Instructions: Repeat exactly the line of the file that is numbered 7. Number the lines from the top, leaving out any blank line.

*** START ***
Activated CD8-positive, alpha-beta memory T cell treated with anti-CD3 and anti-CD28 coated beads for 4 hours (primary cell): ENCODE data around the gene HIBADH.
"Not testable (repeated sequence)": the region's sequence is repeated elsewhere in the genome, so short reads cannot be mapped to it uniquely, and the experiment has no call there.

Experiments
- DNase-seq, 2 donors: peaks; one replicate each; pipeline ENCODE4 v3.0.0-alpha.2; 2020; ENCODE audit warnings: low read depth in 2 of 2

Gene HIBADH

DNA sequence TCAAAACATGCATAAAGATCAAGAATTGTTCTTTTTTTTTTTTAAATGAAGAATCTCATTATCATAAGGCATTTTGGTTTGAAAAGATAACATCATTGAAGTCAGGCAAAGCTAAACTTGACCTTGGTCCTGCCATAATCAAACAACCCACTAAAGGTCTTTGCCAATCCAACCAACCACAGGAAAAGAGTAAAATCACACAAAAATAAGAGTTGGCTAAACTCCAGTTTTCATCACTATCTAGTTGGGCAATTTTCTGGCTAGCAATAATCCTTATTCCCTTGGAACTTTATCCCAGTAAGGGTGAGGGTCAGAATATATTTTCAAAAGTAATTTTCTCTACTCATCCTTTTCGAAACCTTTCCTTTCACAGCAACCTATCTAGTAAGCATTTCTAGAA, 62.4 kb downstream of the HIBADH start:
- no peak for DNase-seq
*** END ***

- no peak for DNase-seq